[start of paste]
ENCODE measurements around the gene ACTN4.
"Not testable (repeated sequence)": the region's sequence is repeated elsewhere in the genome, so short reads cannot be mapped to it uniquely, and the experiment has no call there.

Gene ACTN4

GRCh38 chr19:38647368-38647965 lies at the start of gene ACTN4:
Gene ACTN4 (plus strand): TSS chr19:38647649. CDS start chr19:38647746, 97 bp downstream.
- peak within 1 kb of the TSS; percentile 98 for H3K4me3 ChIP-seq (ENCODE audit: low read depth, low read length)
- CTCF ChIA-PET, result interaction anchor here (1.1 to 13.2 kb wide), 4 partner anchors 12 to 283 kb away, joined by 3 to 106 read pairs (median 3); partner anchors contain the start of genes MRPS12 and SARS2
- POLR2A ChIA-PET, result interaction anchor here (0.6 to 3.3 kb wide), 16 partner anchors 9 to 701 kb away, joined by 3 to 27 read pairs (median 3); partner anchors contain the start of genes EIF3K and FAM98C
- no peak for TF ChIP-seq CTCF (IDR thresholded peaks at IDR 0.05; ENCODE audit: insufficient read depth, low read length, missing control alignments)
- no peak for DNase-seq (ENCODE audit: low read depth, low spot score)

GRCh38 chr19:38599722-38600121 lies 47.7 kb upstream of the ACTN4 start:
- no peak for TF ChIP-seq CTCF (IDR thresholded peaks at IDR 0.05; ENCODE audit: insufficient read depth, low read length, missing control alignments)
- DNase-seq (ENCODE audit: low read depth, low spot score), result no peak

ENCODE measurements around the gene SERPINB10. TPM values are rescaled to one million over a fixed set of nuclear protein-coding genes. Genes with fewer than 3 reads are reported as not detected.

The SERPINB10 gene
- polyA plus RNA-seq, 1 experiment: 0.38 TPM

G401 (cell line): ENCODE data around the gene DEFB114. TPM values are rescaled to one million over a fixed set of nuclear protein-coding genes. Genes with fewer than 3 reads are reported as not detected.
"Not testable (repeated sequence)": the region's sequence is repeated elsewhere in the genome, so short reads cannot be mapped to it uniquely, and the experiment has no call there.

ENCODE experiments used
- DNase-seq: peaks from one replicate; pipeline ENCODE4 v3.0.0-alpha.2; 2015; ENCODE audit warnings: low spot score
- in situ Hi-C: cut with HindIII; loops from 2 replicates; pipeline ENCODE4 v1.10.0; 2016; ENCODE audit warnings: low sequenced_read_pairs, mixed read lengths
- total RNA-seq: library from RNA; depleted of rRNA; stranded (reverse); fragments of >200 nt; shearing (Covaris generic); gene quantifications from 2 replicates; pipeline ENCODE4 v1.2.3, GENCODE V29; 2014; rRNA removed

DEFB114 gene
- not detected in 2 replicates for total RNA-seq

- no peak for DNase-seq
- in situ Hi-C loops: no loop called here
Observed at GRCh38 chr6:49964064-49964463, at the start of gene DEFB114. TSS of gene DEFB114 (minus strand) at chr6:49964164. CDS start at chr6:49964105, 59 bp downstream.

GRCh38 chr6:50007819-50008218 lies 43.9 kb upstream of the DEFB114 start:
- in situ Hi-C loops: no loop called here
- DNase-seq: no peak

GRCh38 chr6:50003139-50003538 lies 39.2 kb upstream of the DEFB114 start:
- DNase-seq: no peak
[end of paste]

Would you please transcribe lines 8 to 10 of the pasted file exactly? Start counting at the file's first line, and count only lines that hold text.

- POLR2A ChIA-PET, result interaction anchor here (0.6 to 3.3 kb wide), 16 partner anchors 9 to 701 kb away, joined by 3 to 27 read pairs (median 3); partner anchors contain the start of genes EIF3K and FAM98C
- no peak for TF ChIP-seq CTCF (IDR thresholded peaks at IDR 0.05; ENCODE audit: insufficient read depth, low read length, missing control alignments)
- no peak for DNase-seq (ENCODE audit: low read depth, low spot score)